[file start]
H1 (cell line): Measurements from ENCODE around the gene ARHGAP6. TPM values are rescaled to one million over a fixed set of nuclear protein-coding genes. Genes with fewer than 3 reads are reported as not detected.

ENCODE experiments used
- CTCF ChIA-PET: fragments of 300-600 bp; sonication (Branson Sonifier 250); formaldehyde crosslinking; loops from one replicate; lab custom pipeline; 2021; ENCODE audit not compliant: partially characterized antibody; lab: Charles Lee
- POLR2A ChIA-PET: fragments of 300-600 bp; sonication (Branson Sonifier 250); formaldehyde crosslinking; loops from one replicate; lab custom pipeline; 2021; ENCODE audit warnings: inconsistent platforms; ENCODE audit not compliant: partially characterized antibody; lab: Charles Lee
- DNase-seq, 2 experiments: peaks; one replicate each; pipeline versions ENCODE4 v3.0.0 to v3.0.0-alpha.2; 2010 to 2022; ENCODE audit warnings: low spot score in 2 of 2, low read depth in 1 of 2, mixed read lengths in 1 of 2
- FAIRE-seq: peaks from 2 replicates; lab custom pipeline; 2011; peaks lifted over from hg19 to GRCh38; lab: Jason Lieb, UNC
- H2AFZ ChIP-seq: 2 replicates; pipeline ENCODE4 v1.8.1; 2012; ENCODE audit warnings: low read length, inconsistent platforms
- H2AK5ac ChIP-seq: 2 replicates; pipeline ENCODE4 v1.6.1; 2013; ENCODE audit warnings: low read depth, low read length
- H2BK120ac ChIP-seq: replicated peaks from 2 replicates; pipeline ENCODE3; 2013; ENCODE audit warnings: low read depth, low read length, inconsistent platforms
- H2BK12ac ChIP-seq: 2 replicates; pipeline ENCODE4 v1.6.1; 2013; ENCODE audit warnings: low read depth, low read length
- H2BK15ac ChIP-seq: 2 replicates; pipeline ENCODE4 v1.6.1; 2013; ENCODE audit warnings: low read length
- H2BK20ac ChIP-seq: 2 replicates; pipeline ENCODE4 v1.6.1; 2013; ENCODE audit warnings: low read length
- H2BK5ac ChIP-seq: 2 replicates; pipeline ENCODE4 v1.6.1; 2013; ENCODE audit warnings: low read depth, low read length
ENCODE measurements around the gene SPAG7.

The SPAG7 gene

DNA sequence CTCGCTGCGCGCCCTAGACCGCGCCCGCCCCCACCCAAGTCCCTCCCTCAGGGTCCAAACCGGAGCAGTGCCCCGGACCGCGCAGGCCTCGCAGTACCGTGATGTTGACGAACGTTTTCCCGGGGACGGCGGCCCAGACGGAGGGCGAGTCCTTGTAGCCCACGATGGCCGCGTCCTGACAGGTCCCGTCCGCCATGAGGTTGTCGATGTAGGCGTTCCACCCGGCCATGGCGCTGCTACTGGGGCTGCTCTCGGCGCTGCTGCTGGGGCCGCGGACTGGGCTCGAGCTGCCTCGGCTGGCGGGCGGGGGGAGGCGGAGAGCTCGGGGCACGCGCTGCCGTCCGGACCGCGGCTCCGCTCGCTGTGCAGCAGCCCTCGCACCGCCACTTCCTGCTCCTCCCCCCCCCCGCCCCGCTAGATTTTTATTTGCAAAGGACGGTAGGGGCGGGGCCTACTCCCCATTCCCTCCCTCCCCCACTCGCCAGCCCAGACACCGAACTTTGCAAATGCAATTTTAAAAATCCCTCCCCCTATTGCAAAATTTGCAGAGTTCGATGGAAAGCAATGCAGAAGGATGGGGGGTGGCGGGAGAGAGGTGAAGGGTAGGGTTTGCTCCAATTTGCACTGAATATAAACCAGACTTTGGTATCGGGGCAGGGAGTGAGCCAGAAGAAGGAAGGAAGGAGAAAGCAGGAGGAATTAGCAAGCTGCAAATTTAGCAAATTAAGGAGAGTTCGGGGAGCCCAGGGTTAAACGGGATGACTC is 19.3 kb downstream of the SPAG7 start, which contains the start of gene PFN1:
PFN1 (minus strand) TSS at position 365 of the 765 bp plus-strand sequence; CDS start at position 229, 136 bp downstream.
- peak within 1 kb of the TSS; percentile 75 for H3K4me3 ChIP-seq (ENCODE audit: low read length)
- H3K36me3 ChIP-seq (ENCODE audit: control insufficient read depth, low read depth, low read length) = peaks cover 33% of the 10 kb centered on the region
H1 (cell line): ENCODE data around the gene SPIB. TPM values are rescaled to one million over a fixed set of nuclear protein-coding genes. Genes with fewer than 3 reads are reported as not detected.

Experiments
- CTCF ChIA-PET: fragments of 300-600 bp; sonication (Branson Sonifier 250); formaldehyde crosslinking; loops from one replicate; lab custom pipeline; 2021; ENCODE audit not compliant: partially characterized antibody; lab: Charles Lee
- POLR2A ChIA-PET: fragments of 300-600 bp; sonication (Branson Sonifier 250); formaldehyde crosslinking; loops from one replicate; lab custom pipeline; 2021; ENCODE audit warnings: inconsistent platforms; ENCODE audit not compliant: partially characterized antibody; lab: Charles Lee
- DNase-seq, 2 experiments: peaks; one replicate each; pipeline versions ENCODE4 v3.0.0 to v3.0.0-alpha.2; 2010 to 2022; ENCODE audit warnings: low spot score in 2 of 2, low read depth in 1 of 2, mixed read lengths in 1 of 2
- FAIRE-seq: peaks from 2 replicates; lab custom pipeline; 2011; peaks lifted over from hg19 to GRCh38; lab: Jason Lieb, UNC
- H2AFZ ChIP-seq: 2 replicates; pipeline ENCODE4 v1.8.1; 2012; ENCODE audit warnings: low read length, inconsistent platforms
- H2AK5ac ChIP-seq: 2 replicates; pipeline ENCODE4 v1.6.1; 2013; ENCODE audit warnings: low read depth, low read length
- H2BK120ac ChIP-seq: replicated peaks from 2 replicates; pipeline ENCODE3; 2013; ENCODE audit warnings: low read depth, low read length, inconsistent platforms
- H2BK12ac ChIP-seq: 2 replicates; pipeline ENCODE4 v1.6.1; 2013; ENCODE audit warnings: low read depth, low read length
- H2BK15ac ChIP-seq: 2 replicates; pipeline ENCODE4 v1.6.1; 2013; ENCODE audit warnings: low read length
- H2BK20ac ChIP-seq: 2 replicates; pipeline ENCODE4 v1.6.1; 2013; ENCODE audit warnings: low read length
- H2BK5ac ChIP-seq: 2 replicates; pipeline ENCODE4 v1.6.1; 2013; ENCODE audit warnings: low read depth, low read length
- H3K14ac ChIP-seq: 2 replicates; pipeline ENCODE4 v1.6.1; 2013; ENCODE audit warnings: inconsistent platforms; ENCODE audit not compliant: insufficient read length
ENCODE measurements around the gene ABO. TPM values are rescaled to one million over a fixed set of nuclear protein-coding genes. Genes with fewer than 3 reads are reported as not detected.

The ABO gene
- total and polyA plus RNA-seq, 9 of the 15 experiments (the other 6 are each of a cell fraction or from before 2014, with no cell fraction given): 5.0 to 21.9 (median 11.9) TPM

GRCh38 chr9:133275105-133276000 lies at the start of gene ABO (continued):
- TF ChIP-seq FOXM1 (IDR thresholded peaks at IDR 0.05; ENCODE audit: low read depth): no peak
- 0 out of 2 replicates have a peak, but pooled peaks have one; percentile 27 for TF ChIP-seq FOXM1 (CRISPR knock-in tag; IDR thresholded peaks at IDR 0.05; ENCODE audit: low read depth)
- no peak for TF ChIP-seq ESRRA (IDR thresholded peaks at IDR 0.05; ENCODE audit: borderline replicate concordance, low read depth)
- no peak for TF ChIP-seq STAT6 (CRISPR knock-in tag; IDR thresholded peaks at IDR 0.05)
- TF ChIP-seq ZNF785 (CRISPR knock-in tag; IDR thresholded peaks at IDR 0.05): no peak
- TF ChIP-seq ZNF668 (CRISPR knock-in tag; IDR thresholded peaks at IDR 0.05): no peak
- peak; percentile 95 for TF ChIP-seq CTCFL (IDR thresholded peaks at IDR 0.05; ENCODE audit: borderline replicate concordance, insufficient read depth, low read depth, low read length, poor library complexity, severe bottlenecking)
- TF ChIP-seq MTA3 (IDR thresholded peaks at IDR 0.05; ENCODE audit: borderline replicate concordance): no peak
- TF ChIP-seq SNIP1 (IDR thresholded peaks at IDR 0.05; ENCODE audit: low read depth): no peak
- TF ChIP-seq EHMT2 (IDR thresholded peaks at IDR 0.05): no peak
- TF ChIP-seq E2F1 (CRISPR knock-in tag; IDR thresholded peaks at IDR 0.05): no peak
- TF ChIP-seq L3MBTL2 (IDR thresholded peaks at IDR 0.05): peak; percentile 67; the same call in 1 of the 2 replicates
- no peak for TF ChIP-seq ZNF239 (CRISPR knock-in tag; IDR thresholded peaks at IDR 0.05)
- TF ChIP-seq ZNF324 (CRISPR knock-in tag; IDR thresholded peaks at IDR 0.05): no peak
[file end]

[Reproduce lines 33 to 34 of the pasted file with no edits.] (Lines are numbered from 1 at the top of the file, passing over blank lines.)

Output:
- H3K14ac ChIP-seq: 2 replicates; pipeline ENCODE4 v1.6.1; 2013; ENCODE audit warnings: inconsistent platforms; ENCODE audit not compliant: insufficient read length
ENCODE measurements around the gene ABO. TPM values are rescaled to one million over a fixed set of nuclear protein-coding genes. Genes with fewer than 3 reads are reported as not detected.